The promise is not that all men can or will believe. John says that Jesus, the very light of the world, came into the presence of men – and they preferred the darkness, because they were dead in sin. We, like Lazarus, need to be called from out of our tombs, from death to life, and look upon the Son of Man, high and lifted up. Otherwise, the message of Christ crucified is foolishness to us.

  6. You only get this question about once a week? i would’ve thought waaay more than that…….

  7. The link to the sermon appears to be broken. Which sermon was it?

  8. The link JD refers to read/hear his sermon is not working. Could you please give me that link. I am very interested in anything JD has preached about whether God determines who is saved and who is not.
    Thanks.

  9. A couple of you have noted that the link that J.D. refers to here is broken. The sermon was from a 2007 conference, but the conference organizers had removed it to make space for more recent talks. We’re working on getting hard copy from them, and we’ll update the blog with that when we have it.

    Sorry to tease! Hopefully we’ll get this resolved soon.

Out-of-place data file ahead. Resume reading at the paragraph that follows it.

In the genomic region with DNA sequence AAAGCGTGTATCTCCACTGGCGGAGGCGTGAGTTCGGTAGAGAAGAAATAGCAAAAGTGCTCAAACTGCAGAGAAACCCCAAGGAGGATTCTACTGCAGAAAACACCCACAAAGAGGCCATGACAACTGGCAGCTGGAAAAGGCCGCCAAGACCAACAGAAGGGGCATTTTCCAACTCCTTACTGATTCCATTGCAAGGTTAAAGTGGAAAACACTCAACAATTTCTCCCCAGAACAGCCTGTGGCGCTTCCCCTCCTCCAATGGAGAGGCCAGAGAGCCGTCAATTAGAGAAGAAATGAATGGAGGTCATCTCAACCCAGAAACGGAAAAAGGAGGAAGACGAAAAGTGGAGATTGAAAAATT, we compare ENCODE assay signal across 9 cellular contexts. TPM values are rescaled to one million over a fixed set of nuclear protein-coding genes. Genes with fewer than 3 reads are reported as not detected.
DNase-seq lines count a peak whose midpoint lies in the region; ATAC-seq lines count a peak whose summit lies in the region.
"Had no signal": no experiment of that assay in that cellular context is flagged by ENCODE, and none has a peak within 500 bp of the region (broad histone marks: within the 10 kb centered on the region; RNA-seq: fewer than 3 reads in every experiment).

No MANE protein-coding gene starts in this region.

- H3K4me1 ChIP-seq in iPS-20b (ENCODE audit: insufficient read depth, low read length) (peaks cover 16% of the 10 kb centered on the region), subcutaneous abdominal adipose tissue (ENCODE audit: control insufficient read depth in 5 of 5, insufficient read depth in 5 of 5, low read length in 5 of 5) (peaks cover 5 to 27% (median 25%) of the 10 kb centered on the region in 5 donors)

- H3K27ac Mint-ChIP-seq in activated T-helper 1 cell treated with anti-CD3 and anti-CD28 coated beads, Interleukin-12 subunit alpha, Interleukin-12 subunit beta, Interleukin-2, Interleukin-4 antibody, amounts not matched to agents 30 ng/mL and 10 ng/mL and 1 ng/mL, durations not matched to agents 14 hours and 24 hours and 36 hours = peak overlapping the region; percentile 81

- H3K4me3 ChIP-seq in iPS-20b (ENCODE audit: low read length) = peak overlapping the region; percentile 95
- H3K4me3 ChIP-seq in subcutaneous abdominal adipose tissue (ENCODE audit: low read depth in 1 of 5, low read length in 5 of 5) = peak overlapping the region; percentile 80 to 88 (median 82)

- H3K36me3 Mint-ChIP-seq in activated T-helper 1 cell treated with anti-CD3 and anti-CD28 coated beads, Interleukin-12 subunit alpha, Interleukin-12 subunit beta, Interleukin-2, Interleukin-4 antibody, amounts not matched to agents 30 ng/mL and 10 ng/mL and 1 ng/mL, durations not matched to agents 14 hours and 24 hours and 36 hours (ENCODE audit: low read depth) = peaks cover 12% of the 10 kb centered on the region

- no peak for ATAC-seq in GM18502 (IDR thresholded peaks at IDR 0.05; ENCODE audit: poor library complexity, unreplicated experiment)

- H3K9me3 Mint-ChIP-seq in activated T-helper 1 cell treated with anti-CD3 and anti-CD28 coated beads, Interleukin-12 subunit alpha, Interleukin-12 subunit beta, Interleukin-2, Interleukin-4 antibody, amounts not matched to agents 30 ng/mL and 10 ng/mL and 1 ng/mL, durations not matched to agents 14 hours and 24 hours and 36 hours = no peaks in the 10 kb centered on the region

10. I also am interested in the restored link… and want to posit a thought toward John 3:16 that some have made. Clearly the text is emphasizing the greatness of the love of God in that he would send his Son to save wretches like ourselves. The second part of the verse seems to emphasize the “whoever” shall call, pointing to the engagement of volition and desire to call upon Him to be saved. But it does not require that response. In a sense “who soever will” – Will! Who soever won’t – Wont! (call upon the name of the Lord) I offer that, wondering how John 3:16 seems to be set up as the final proof text against particular redemption/Ltd. Atonement, since it doesn’t seem to really even address the idea ?

  11. Context of John 3 speaks of salvation to whoever believes and God’s desire to save the world not condemn it.

    John 3:14-18
    And as Moses lifted up the serpent in the wilderness, so must the Son of Man be lifted up,that whoever believes in him may have eternal life.
    “For God so loved the world,that he gave his only Son, that whoever believes in him should not perish but have eternal life. For God did not send his Son into the world to condemn the world, but in order that the world might be saved through him. Whoever believes in him is not condemned, but whoever does not believe is condemned already, because he has not believed in the name of the only Son of God.”

    Jesus says in John 12:32 “And I, when I am lifted up from the earth, will draw all people to myself.”

  12. Hey, everyone – we were unable to get the link to the sermon that J.D. had mentioned in this post. If you are interested in any more of J.D.’s thoughts on Calvinism, this short video may offer a little more insight.